I’m very proud to announce that my debut novel is available now on Amazon and CreateSpace, and it’s on sale right now for $2.99 until May 31! Read the synopsis here and the prologue here. I hope you enjoy it, and once you finish it please leave a review.
You can now read the prologue for The Lost Door here. Enjoy!
I had originally intended to have The Lost Door available at the end of this month, but it’s been pushed back a few weeks while I make some last minute tweaks. One of my beta readers went old school and mailed me a marked up manuscript, and since he lives overseas it’s taken a little longer to get to me. I should have the manuscript this week and corrections made by the weekend, so my new target date is May 12.
This morning I was delivered the completed cover art for The Lost Door, and I couldn’t be happier. It’s always fun to see the ideas transform from a sketch to the final product. I want to thank Diago Lando for doing such a fantastic job. You can see his portfolio on his website here.
I am now waiting on the printer to send me a proof to finalize. If everything looks as good as I hope it will I’m on track for releasing the book at the end of April.
In other news I have completed the first chapter of my next novel Echoes. It is the first in what is a planned trilogy. All three books are outlined and I have a clear path to follow, so hopefully this book will take less time to write than The Lost Door. I look forward to posting more information on this new book at a later date.
It has been a long and arduous journey writing my first novel, but the end is in sight. The final set of beta readers have been sending me their notes and corrections are underway. I am also in the preliminary stages of working with a designer for the cover art. I expect the book to be available on Amazon, Barnes & Noble, Smashwords, iBooks, and others by the end of April.
For those that like numbers, the books word count is approximated 85,000 which is roughly 290 pages for a paperback.
It’s been a long year and a half of writing and re-writing my first novel. Longer still if you count when I initially conceived the story and the various attempts at writing it. The Lost Door went from being a screenplay to a television mini-series to 5-part novella series to a novel.
The original concept was big. It involved four major characters whose lives ultimately intersect, but why they intersect is because of an event that happened over fifty years earlier. The story never gelled properly for a 120-page screenplay, so that’s when I thought about doing it as a mini-series. The first four parts would focus on one of the characters while the fifth would bring it all together.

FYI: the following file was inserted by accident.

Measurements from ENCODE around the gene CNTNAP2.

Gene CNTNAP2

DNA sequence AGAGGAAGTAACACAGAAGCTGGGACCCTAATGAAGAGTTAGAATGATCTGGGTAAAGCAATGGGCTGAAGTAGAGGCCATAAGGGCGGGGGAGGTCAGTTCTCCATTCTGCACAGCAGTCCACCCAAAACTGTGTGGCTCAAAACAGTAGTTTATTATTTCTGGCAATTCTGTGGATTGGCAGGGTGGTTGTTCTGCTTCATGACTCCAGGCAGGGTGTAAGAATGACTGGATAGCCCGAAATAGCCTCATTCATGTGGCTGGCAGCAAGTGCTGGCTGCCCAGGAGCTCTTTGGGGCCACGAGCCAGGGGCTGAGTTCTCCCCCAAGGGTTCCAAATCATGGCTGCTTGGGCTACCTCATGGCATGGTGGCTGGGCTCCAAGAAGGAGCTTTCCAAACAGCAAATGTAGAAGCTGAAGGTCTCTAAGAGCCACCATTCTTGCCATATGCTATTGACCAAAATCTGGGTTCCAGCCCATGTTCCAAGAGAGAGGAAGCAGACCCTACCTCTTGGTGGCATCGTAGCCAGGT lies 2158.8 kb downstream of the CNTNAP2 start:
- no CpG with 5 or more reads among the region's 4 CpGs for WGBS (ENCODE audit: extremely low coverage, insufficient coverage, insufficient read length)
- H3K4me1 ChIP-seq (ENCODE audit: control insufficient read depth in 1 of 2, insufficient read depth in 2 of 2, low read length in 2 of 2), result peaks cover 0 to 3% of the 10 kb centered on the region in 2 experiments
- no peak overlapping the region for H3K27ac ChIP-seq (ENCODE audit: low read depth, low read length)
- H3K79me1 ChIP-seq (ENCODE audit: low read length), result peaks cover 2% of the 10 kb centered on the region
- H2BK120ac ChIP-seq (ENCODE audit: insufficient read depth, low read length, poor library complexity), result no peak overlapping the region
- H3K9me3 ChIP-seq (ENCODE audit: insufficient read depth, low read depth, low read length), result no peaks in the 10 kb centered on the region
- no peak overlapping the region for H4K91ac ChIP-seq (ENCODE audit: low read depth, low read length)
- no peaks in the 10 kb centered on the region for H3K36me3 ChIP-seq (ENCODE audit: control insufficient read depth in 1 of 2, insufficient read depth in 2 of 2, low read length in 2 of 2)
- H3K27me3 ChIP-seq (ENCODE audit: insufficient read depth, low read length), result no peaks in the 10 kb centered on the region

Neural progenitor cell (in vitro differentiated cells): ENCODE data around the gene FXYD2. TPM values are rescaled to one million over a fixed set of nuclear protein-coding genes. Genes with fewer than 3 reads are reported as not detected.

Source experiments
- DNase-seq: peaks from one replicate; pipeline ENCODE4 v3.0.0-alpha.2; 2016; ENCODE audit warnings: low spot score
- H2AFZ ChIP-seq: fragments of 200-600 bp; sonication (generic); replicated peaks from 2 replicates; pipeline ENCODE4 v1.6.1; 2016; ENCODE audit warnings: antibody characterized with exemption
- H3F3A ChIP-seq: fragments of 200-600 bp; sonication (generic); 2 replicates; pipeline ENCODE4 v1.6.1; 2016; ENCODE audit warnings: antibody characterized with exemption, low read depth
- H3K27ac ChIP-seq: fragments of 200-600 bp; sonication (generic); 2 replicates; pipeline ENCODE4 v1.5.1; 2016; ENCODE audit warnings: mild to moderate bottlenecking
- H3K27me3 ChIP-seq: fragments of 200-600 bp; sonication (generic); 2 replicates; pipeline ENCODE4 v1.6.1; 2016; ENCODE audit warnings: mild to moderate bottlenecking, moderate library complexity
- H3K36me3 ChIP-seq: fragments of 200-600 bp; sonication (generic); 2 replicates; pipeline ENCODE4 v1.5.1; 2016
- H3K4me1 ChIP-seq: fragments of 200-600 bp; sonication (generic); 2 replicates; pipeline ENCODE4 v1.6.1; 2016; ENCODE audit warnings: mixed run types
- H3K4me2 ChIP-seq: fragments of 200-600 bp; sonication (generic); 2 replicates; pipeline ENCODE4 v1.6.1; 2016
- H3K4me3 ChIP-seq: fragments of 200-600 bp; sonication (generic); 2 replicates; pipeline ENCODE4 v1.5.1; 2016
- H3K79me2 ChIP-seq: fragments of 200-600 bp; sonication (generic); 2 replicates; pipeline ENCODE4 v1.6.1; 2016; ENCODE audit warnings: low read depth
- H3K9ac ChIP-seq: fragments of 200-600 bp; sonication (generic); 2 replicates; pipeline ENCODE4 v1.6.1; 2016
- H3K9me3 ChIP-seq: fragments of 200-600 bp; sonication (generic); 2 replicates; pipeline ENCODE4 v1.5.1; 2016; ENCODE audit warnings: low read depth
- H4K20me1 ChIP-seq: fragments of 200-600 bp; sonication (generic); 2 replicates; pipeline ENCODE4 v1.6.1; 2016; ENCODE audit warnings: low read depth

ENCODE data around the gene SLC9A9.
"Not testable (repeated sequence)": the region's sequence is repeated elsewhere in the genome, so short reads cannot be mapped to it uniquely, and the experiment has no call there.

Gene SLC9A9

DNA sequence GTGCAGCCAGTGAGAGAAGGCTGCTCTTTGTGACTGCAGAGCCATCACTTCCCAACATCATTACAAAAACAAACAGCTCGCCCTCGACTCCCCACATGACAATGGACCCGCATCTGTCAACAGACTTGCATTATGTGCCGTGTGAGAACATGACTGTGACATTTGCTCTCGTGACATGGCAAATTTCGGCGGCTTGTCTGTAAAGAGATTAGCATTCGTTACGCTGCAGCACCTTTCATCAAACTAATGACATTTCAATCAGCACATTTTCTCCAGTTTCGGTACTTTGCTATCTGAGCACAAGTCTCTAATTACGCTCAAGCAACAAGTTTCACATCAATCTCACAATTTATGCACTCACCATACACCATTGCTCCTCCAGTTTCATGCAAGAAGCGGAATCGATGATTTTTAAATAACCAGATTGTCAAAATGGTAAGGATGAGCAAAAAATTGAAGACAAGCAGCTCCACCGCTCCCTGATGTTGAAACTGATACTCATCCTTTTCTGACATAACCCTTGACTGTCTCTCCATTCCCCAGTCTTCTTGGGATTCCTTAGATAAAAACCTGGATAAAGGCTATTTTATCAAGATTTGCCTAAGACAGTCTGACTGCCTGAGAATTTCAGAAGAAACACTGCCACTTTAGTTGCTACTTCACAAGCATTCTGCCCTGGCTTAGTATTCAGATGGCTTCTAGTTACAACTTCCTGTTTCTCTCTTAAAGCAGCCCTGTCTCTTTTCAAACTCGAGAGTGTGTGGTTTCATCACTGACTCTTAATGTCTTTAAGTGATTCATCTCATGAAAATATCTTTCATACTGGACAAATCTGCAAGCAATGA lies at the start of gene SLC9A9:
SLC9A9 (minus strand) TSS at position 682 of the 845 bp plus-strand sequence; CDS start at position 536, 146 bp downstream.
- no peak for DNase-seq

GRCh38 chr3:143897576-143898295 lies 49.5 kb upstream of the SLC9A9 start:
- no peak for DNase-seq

It was around that time I spoke with a friend who works in LA and bounced the idea of him to get ideas on how to proceed. His recommendation? Write it as a book. “If you happen to sell your screenplay,” he said, “expect next to no pay unless it gets made. More than likely it will end up in a drawer, and you’ll never see it again. Are you okay with that? If not then write it as a book.”
I didn’t want to spend a year working on something only to have it end up in a drawer, so I set out to write it as a series of novellas instead. After finishing the first one I gave it to two friends for comments. Their feedback solidified my fears that the story meandered, and I knew then that the subplots of each story would have to go. Not only did they not add to the main plot, but they also padded an already complex story.
That was a blessing though. If I could cut out subplots then what was becoming an exceptionally long book would be wrangled to something more manageable. I could also make it a standalone novel as opposed to a series of novellas.
The first draft was still long at 120k words. (For those unfamiliar most books average 80k-90k.) Two revisions later I got it down to 92k, still a little long but not so bad it would will bog the story down.
This third draft is now in the hands of a trusted few to give me feedback and notes. So while I wait what’s next? I have a sci-fi novel outlined that I plan to work on next. That, too, started as a screenplay. I love its concept and the characters and can’t wait to start exploring that world.
This long journey is nearing an end and I couldn’t be happier. Having these characters and stories in my head for so long (8 years and counting) it will be nice to finally put them to rest.
RPM Films was a production company I co-founded in 2001 with two college buddies. Over the years the I ended up the sole owner when one left Chicago for LA and the other fell out of film making. I continued on several more years producing a feature film, several shorts, a web series as well as some industrial and corporate videos. I got married and had two kids and, over time, I had less and less time or money to devote to film. After a dry spell I ended up taking a job for the CTA in March 2013 shooting and editing their internal and customer videos. When that happened I decided it was time to close RPM Films.
Closing the company I’ve been a part of for twelve years was a hard decision. I co-created it and helped it evolve into a successful company, so deciding to close its doors was not a simple decision. It was the right one though. That chapter of my life had come to a close.
But I needed a way to continue my creative endeavors in some fashion. That’s when I decided to set up a new site to share my past and future works, as well a place for me to talk about my interests. That’s where this blog comes into play. The site is broken down into my fiction projects, my film projects, and a blog for everything else. And, should someone want help designing a site, producing or editing a video, or building a computer there’s a place for that too.
So welcome! I look forward to getting to know you.